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Distributed Learning is a growing trend among colleges and universities today. Over 1,000 schools in the United States and Canada use some type of distributed learning class and an estimated three million students took an online class in 2000. While distributed learning is becoming more prevalent in today's society, it is important that we understand its process and examine its benifit's against our own learning environment.
2. Distributed Learning and Distributed Cognition
"Distributed learning is an instructional model that allows instructor, students, and content to be located in different, non-centralized locations also that instruction and learning occur independent of time and place. The distributed learning model can be used in combination with traditional classroom-based courses, with traditional distance learning courses, or it can be used to create wholly virtual classrooms" (Barr, R.B. and J. Tagg, 1995). This process of collaboration between people through the means of technology with out meeting face-to-face is very different from traditional distance learning programs.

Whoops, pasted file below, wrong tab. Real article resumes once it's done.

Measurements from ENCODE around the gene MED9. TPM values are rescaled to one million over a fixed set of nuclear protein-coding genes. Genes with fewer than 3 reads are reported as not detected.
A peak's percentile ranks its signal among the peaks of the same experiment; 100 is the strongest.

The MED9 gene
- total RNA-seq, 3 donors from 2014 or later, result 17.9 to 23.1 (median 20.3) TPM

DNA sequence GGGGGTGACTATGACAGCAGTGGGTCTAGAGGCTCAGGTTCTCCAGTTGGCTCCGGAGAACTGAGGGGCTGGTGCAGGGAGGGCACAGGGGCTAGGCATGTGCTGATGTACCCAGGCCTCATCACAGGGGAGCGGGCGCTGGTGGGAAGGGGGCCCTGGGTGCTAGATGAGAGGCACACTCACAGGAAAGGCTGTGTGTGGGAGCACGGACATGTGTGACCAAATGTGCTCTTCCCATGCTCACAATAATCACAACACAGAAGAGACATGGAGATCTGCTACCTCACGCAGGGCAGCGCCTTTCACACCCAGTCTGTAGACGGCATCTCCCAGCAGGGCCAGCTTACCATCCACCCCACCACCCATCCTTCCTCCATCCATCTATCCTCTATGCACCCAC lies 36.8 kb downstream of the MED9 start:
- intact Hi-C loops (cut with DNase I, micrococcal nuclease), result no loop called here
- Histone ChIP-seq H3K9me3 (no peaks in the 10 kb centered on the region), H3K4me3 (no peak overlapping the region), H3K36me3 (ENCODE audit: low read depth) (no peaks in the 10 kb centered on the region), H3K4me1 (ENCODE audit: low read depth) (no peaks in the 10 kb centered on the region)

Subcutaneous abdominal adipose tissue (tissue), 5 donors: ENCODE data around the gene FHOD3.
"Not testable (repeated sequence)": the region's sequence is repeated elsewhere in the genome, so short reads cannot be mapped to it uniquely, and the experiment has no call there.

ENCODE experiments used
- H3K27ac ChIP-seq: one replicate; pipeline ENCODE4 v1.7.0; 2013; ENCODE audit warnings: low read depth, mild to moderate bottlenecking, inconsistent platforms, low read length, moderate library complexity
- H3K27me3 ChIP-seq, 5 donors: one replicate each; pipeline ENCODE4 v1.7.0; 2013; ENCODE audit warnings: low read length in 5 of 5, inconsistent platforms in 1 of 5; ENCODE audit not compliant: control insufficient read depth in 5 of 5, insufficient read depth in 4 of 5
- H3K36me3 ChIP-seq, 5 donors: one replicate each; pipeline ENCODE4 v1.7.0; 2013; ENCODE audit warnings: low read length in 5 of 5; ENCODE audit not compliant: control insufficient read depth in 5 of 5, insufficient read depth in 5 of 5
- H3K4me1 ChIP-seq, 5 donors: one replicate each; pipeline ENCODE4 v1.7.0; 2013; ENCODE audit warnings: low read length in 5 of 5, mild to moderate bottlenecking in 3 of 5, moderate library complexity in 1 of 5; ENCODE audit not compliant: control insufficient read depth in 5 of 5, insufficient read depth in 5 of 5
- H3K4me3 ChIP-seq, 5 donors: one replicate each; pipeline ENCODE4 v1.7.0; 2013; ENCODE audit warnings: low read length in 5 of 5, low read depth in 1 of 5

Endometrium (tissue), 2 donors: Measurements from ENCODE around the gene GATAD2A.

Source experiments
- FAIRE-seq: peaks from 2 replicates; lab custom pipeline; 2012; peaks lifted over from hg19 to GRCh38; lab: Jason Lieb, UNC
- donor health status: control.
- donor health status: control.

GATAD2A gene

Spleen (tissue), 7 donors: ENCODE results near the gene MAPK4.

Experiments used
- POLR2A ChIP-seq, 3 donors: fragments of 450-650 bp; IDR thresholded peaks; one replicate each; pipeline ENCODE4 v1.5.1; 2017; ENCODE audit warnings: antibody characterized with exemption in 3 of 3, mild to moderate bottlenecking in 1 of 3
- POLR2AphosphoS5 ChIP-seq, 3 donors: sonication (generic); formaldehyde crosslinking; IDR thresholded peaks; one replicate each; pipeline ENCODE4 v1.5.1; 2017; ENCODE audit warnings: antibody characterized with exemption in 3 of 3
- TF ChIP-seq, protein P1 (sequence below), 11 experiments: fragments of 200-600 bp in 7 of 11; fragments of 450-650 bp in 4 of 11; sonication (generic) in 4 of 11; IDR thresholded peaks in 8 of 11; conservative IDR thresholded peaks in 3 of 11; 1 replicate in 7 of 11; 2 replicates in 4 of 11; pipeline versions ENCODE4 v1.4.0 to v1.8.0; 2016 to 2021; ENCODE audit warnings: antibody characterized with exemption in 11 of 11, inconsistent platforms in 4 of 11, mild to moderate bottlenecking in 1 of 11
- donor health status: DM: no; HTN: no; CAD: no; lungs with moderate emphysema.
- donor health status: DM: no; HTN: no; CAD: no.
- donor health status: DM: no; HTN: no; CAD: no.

Distributed Learning draws on multiple types of expertise and cultural knowledge from community resources outside of the school, (Dede, 2004). Distributive learning distributes the expertise amongst the players, all learning from one another and adding their own understanding and life experiences to the group. With all participants contributing their knowledge to the learning environment, the information becomes rich. Distributed Learning is considered an improvement over traditional classroom learning because of the variety and breadth of the collective of participants, both human and "inanimate," who are contributing to the overall knowledge/experience base.